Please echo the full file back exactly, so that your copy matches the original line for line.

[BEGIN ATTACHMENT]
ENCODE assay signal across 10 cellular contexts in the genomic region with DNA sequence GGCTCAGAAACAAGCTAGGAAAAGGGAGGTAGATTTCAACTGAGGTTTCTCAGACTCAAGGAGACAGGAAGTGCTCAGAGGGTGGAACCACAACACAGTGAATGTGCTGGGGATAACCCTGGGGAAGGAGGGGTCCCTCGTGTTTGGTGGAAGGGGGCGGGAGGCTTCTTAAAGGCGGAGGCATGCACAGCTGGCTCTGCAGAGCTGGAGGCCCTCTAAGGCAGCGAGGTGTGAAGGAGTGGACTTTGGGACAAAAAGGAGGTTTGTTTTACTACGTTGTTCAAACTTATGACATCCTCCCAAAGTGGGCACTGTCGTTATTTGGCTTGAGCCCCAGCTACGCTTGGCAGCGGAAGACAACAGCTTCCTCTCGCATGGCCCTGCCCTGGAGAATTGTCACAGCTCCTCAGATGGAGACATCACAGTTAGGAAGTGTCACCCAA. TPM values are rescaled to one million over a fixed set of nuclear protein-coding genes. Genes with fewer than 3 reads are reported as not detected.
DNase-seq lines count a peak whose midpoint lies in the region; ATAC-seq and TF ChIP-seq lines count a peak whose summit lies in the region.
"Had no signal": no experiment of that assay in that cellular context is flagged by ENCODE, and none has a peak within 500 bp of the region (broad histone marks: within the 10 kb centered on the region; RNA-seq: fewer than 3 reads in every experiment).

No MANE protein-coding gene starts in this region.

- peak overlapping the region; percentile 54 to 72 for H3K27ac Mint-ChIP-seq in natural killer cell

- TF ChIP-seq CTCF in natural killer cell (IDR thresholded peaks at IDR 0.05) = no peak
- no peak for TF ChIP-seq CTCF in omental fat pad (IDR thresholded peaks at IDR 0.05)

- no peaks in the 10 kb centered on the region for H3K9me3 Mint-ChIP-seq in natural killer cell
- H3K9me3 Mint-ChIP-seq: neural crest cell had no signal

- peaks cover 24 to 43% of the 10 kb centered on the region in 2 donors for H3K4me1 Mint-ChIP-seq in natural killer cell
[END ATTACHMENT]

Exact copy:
ENCODE assay signal across 10 cellular contexts in the genomic region with DNA sequence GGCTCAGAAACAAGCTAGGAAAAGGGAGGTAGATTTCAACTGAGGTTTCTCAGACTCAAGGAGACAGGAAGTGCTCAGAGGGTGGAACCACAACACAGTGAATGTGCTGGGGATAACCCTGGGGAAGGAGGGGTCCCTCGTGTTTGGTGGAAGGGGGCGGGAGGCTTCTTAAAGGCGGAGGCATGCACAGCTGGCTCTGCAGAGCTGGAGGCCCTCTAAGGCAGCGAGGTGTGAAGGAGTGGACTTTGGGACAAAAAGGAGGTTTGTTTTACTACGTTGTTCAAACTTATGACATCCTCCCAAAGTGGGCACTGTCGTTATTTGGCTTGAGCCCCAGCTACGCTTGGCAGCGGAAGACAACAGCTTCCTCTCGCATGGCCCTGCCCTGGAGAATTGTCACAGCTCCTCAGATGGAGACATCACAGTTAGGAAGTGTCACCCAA. TPM values are rescaled to one million over a fixed set of nuclear protein-coding genes. Genes with fewer than 3 reads are reported as not detected.
DNase-seq lines count a peak whose midpoint lies in the region; ATAC-seq and TF ChIP-seq lines count a peak whose summit lies in the region.
"Had no signal": no experiment of that assay in that cellular context is flagged by ENCODE, and none has a peak within 500 bp of the region (broad histone marks: within the 10 kb centered on the region; RNA-seq: fewer than 3 reads in every experiment).

No MANE protein-coding gene starts in this region.

- peak overlapping the region; percentile 54 to 72 for H3K27ac Mint-ChIP-seq in natural killer cell

- TF ChIP-seq CTCF in natural killer cell (IDR thresholded peaks at IDR 0.05) = no peak
- no peak for TF ChIP-seq CTCF in omental fat pad (IDR thresholded peaks at IDR 0.05)

- no peaks in the 10 kb centered on the region for H3K9me3 Mint-ChIP-seq in natural killer cell
- H3K9me3 Mint-ChIP-seq: neural crest cell had no signal

- peaks cover 24 to 43% of the 10 kb centered on the region in 2 donors for H3K4me1 Mint-ChIP-seq in natural killer cell